How to use footnotes in MLA
Sometimes when writing a paper, you have additional information that you want to include, but it won’t work well in the main text of your paper. This new information also may not work as a parenthetical citation. In those cases, you can use footnotes in MLA Style.
What is a footnote?
A footnote is additional information that is added at the bottom of the page and indicated with a superscript number. Writers choose to add a footnote when the information would be distracting if it appeared in the main text. You may choose to add a footnote when you want to clarify a point or justify a point of view. Footnotes can also be used if you want to show another line of argument on the topic, or you want to show the differences between your work and others.
While MLA Style does allow for footnotes, writers are encouraged to use footnotes sparingly.
How to use footnotes
There are two types of footnotes: bibliographical and content.
Bibliographical notes add additional sources relevant to your thesis. Use these types of notes when your references are too long and citing all of them would interrupt your text. In the note you can cite a long string of sources. You can also use bibliographical notes to make comments on your sources and to identify areas of further research. Keep in mind, however, that references to a few authors’ names can also be put into a parenthetical citation in the text.
MLA style recommends that you use bibliographic notes sparingly.
|Text example:||Catharine’s gender and utter helplessness should not immediately remind us of Daniel Defoe’s Robinson Crusoe (1719), in spite of the resonance between the works’ titles2 (Magyarody 316)|
|Footnote citation:||2 See Daniel Defoe, The Life and Strange Surprizing Adventures of Robinson Crusoe, of York, Mariner, ed. W. R. Owens, vol. 1 of The Novels of Daniel Defoe (London: Pickering & Chatto, 2008). Further references are to this edition and appear in the text.|
Content footnotes offer information or commentary that doesn’t fit in your main text or offers a further explanation of the topic. Content footnotes also allow you to add background information that may be interesting to your readers or refer to other sources with more detail than bibliographic notes.
Like bibliographic notes, MLA recommends that content notes should be used sparingly.
|Text example:||The attendant restrictions of history bring the utopian possibilities generated by the group under scrutiny, particularly in regards to the historical and distinctly nonutopian interactions between settlers and Native Americans.9 (Magyarody 320)|
|Footnote citation:||9According to my analysis of Kevin Carpenter’s bibliography of 378 nineteenth-century English Robinsonades in his Desert Isles and Pirate Islands, 18.2% take place in North America.|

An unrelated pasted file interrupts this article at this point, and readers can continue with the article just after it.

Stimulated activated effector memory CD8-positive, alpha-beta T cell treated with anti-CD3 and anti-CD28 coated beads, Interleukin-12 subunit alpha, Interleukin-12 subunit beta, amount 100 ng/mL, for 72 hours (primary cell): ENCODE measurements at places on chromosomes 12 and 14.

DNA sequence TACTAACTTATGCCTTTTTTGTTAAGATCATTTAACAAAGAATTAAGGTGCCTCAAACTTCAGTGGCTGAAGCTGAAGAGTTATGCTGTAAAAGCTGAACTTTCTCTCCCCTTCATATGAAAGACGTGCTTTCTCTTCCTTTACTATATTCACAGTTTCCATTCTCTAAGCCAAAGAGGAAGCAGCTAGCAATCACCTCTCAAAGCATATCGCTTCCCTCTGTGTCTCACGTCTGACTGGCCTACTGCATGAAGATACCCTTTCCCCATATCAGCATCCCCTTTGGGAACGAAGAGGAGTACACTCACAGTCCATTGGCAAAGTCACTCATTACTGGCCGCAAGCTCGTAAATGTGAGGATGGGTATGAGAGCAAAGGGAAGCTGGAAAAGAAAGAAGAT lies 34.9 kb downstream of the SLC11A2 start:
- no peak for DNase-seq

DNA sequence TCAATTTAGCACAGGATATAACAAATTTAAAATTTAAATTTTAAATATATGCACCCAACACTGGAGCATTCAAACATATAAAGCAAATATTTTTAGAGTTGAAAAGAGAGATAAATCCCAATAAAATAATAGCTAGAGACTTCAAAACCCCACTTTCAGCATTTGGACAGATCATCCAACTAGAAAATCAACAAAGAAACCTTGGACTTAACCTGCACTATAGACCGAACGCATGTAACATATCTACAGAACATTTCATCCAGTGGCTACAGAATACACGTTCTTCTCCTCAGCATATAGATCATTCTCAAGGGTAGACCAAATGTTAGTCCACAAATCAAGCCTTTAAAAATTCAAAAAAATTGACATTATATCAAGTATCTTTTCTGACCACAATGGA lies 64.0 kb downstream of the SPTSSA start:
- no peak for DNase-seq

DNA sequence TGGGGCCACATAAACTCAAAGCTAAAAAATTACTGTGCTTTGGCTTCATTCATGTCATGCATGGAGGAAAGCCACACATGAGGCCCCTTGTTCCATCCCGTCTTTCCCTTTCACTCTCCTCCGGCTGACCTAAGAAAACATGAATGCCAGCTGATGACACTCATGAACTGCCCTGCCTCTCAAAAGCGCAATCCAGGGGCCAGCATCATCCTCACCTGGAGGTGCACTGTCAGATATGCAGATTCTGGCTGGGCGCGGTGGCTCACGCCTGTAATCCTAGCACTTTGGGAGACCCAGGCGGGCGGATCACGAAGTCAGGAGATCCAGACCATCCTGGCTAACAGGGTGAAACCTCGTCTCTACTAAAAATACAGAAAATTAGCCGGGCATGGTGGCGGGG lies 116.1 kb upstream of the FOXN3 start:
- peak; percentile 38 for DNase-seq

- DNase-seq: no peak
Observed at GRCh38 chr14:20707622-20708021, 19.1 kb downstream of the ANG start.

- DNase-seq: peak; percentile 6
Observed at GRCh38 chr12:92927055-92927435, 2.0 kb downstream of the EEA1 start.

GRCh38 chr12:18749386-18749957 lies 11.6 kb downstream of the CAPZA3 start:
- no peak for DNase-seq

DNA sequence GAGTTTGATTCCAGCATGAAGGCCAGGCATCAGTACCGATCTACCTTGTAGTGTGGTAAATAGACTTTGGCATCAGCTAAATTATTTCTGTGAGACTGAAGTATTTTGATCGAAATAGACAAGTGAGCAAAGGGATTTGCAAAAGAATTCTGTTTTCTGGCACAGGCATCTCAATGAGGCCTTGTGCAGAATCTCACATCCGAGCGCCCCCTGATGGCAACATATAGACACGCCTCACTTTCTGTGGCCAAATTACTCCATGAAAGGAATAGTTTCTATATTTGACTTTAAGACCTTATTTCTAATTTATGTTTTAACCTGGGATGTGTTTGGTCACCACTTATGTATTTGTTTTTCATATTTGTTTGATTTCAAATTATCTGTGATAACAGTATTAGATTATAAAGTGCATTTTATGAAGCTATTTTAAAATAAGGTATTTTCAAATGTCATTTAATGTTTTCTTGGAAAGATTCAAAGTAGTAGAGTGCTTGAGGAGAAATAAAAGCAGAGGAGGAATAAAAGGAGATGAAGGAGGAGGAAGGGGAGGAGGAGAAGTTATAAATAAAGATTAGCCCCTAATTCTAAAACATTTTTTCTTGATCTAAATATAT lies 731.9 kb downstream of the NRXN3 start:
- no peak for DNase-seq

Endnotes vs. footnotes
The difference between a footnote and an endnote is its placement in the paper. Footnotes appear at the bottom of the same page where they are referenced. Endnotes appear all together at the end of the paper in a list labeled Note(s). Endnotes are listed before the Works Cited page. You should ask your professors what style of notes are allowed in their classes.
Footnotes are formatted with superscript numbers that usually appear at the end of the sentence after the punctuation. You can also use a footnote in the middle of the sentence by placing the number directly after a punctuation mark. If you use a footnote in a sentence that has a dash, make sure the footnote number is placed before the dash. Footnotes should be numbered sequentially throughout the paper. Do not start over again at number 1 on each page.
The footnote citation at the bottom of the page should have the number, and it should also be in superscript. Use the same font as the rest of your paper but in a smaller size. For example, if your paper is written in 12 pt. font, then your footnote should be in 10 pt. font. If you use a source in a footnote, you need to include it in the Works Cited at the end of your paper.
Magyarody, Katherine. “‘Sacred Ties of Brotherhood’: The Social Mediation of Imperial Ideology in The Last of the Mohicans and Canadian Crusoes.” Nineteenth-Century Literature, vol. 71, no. 3, 2016, pp. 315–342. JSTOR, www.jstor.org/stable/26377183.
MLA Handbook. 8th ed., Modern Language Association of America, 2016.
Published October 27, 2020.
By Catherine Sigler. Catherine has a Ph.D. in English Education and has taught college-level writing for 15 years.
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